Jianzhi Education did not learn anything from Didi debacle and files for US IPO

By Elles Houweling

Edtech firm Jianzhi Education has filed for a US initial public offering (IPO), making it the first Chinese company to attempt a US float since the recent Beijing cybersecurity clampdown which led to ride-hailing app Didi Chuxing’s stock price slump. This will be Jianzhi Education’s fifth attempt at an IPO, after four previous tries in Hong Kong failed.

The Beijing-based education platform that focuses on providing vocational education for adults proposed to raise $50m through the sale of American depositary shares, according to its filing with the US securities regulator.

Under normal circumstances, this would have been a relatively unspectacular debut. However, what is notable is the company’s audacity to propose a US debut after Beijing made it clear recently that it intends to keep tech companies from listing abroad, especially in the US. Lianzhi’s courage may be due to the company’s smaller underwriters, who may be less aware of the controversy surrounding Chinese stocks listing in the US.

A valuation in the $700m to $800m range is expected due to the company’s profitability and relatively low regulatory risk. Following China’s recent administrative development, Jianzhi Education has included cybersecurity reviews as part of its “risk factors” in its US filing.

“We offer our mobile and desktop applications in China, and we could be subject to cybersecurity review in the future. During such review, we may be required to suspend new user registration in China and experience other disruptions to our operations,” it said.

That is what happened to Didi Chuxing, as well as the Uber-like trucking startup Full Truck Alliance and Kanzhun, which connects job seekers and hiring enterprises via a mobile app.

Didi’s debacle

China’s biggest ride-hailing app Didi Chuxing celebrated a record-setting $4.4bn IPO, making it the second-largest US debut of a Chinese company after Alibaba’s 2014 listing. However, its victory was short-lived. A mere three days after the company was listed on the New York Stock Exchange (NYSE), the Cyberspace Administration of China (CAC) announced a probe into Didi.

Citing illegal collection of users’ personal data, the app was subsequently removed from Chinese app stores. Soon after, the ride-hailing giant’s share prices plummeted. The company lost $15bn in market value in one single day.

Consequently, less-than-happy US investors slapped the company with two lawsuits – one in New York and one in Los Angeles. Reportedly, Didi was advised by the CAC to halt its IPO and to review its network security weeks before its stock market debut. However, under pressure from investors, the company decided to go ahead with the IPO regardless.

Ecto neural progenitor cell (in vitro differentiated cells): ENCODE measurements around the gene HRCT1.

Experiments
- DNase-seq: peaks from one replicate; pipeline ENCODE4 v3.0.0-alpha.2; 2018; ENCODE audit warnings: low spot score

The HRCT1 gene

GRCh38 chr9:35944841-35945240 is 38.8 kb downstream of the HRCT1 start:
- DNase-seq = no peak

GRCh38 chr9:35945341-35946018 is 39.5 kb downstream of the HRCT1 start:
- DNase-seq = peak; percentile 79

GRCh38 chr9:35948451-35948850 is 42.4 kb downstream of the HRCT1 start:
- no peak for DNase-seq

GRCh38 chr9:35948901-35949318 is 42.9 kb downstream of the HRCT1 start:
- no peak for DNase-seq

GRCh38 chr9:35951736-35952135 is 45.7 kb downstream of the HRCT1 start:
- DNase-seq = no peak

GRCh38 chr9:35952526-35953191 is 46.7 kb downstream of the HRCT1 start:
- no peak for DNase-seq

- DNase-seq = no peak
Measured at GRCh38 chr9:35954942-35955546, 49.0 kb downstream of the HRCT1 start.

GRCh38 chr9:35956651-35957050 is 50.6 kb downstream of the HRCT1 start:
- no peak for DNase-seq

Regulatory storm clouds forming

Beijing has recently introduced a myriad of new laws, indicating the government’s ambition to keep home-grown tech companies at home.

Last weekend, the CAC proposed draft rules calling for tech companies with more than one million users to undergo security reviews before listing overseas. The document covers data security risks involving foreign powers, citing concerns that information could be illegally transferred or leaked abroad.

China’s Ministry of Industry and Information Technology (MIIT) also recently released a draft action plan to boost the country’s cybersecurity industry. This further highlights that the government is spooked by data leaks amid rising geopolitical tensions, notably with the US.

The three-year plan calls on key industries, such as telecommunications, to devote 10% of its IT budget to cybersecurity within the next three years.

In addition, regulators in Beijing recently passed the “Data Security Law of the People’s Republic of China“, the “Personal Information Protection Law” and the “Critical Information Infrastructure Security Protection Regulations”. These are all similar bills aimed at better controlling cross-border data flow.

The situation has gotten so tense that numerous companies that filed for IPOs in the US appear to have withdrawn their applications. This list of companies recently “missing in action” includes Alibaba-backed medical data group LinkDoc, 3D interior design platform Manycore as well as education company Spark Education.

If at first you don’t succeed

Aside from the crackdown on tech companies, Jianzhi is also engulfed in Beijing’s ongoing battle with online providers of extracurricular classes. These companies have come under regulatory scrutiny lately amid growing concerns that Chinese primary school students have become too stressed out by all the classwork heaped on them in and outside of school.

Yet, despite the coinciding regulatory uncertainty, a US listing might be among the few options the 10-year company has to raise funds. The group previously made four attempts to list in Hong Kong between 2018 and 2020, with the latest application having “lapsed” last September, according to Hong Kong stock exchange data.

Jianzhi Education started its operations by providing educational content products and IT services to higher education institutions, and since then has become a leading provider of digital educational content in China.

The company states that it was the seventh-largest digital content provider for higher education and the largest online career training services provider for higher education institutions in China in 2020.

The Beijing-based company was founded in 2011 and booked $68m in revenue for the 12 months ended March 31, 2021. It plans to list on either the NYSE or the Nasdaq, and it has not selected a ticker symbol yet.

Jianzhi Education Technology filed confidentially on March 26, 2021. AMTD Global Markets and Loop Capital Markets are the joint bookrunners on the deal. A pricing range has not yet been disclosed.